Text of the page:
I didn't give this a thorough range test, but I did a fair bit of casual flying. I was able to fly about 140m away on my little micro brushed quad without losing signal, so I think the range is just fine. It's comparable to most 2.4ghz radios.

Jumper vs Taranis QX7

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The FrSky Taranis QX7 is the go-to entry level transmitter. The receivers are cheap, OpenTX is well supported and it's a quality transmitter. Not to mention it's also cheaper. I flew for several months on the QX7, but after receiving the original T8SG I switched due to the compact size. It's much easier to pack and handle. When I go back to the QX7 it just feels huge and cumbersome. Now that I've got the T8SG Plus I'm absolutely not going back to the QX7. The gimbals are just as good and it still maintains the compact design.

While OpenTX supports Lua scripts, this is something I can forgo. I use OSD to tune, but if you plan to use Raceflight/FlightOne or KISS then you may want Lua support. While KISS supports OSD tuning they currently offer no flight controller that includes a build in OSD. DeviationTX does not support Lua scripts.

What makes the Jumper fun is the multi-protocol support. If you've got lots of toy quads then you can put away all your cheap controllers. While you can still fly them on a QX7 it requires purchasing a multi-protocol module.

Tip: In order to bind to FrSky receivers, you need to adjust the Freq-Fine setting by pressing enter on the FrSkyX protocol. I found -40 to work on my XSR and -10 to work on my XM+, but it depends on your receiver. Try intervals of 10 until you find a value that works and double check your RSSI signal to ensure you've got the best frequency.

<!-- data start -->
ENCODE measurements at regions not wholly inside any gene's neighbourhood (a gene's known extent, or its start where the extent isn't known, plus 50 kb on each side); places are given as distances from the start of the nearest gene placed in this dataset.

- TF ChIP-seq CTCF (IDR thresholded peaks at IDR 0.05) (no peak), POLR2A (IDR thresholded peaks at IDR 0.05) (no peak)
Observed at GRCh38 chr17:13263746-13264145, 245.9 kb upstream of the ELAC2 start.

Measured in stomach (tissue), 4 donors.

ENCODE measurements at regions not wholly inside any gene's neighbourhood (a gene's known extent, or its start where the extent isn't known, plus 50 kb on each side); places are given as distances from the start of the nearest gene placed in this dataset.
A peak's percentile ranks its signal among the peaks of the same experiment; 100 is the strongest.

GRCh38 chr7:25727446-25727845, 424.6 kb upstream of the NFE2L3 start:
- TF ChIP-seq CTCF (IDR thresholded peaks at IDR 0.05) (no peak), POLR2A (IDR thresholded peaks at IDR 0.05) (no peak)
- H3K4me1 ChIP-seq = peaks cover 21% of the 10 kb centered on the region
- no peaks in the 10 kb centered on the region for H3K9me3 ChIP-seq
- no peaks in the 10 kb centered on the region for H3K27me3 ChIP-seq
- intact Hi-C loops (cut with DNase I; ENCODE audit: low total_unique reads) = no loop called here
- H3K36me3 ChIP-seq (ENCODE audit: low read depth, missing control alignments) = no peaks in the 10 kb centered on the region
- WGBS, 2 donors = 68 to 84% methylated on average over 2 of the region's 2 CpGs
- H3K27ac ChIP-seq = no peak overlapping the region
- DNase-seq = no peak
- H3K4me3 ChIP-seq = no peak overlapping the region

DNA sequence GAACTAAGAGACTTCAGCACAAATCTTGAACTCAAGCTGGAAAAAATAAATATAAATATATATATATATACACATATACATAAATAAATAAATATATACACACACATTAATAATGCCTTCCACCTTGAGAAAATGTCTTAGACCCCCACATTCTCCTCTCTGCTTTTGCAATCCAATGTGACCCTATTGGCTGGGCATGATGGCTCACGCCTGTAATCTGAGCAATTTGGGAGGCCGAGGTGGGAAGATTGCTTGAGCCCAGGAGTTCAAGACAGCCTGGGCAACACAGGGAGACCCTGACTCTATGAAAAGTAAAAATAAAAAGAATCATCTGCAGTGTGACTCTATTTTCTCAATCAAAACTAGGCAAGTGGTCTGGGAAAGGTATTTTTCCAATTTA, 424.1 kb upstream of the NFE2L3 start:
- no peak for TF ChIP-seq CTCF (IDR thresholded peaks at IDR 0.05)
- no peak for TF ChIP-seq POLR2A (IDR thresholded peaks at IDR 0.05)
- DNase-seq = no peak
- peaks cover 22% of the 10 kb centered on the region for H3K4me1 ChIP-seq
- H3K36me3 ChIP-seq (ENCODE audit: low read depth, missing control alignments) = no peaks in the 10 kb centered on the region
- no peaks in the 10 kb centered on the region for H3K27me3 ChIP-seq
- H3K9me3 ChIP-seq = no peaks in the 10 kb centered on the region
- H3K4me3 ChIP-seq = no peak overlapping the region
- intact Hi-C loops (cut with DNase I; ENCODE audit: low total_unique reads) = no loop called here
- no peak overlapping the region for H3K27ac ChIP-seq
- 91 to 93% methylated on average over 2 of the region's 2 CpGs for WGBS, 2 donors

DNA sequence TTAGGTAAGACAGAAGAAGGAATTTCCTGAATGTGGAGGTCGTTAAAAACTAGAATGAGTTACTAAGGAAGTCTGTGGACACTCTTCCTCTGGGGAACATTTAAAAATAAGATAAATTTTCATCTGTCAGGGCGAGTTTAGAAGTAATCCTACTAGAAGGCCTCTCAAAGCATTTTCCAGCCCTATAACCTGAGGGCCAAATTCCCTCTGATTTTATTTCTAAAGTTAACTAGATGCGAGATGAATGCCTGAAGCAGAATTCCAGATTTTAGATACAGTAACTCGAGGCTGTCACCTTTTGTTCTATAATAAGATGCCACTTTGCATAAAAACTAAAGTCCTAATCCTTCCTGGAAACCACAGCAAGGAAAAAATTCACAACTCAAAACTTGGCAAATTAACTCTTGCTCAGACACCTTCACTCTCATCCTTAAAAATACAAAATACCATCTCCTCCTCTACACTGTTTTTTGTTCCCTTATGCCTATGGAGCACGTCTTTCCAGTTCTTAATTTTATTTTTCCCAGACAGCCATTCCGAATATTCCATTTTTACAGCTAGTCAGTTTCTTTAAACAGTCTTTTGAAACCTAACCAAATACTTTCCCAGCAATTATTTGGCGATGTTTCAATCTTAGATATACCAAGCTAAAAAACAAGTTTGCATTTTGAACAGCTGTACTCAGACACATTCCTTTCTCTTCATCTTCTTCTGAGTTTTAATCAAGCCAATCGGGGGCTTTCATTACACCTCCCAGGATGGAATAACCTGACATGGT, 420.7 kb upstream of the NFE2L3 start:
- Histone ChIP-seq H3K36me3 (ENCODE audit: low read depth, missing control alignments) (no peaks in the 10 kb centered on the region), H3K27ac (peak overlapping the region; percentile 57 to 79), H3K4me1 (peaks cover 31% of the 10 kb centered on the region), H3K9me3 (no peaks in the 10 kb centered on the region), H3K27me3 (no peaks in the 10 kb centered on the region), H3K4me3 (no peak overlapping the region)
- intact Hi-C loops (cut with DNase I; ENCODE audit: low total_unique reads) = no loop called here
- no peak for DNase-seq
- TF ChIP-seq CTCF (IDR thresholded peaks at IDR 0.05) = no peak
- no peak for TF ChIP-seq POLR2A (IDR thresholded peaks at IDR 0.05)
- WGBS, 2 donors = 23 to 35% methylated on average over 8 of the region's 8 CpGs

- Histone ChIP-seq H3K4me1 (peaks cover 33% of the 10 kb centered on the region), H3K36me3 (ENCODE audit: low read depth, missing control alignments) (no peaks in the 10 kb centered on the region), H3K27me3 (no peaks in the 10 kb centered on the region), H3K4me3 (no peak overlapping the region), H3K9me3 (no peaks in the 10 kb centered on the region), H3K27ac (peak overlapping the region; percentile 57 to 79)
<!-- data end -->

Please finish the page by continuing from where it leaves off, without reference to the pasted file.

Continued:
Jumper T8SG Pros

  • Hall sensor gimbals
  • More compact and lighter
  • Multi-protocol support
  • Removable antenna
  • Up to 150mw transmission power
  • OLED display

Taranis QX7 Pros

  • Community Support (OpenTX)
  • Built-in Speaker
  • More stick throw
  • Larger screen
  • Better build quality
  • Lua scripts for PID tuning

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Jumper VS iRangeX IR8M

The iRangeX IR8M was introduced following the release of the original Jumper T8SG. Both run DeviationTX and a multi-protocol module. The IR8M is much cheaper, but you lose a lot of quality. After numerous issues and iterations the IR8M is still not perfect. I've got the first and second generation and while they did fix some issues, they didn't fix them all. I think this is just a testament to the quality of product Jumper is putting out.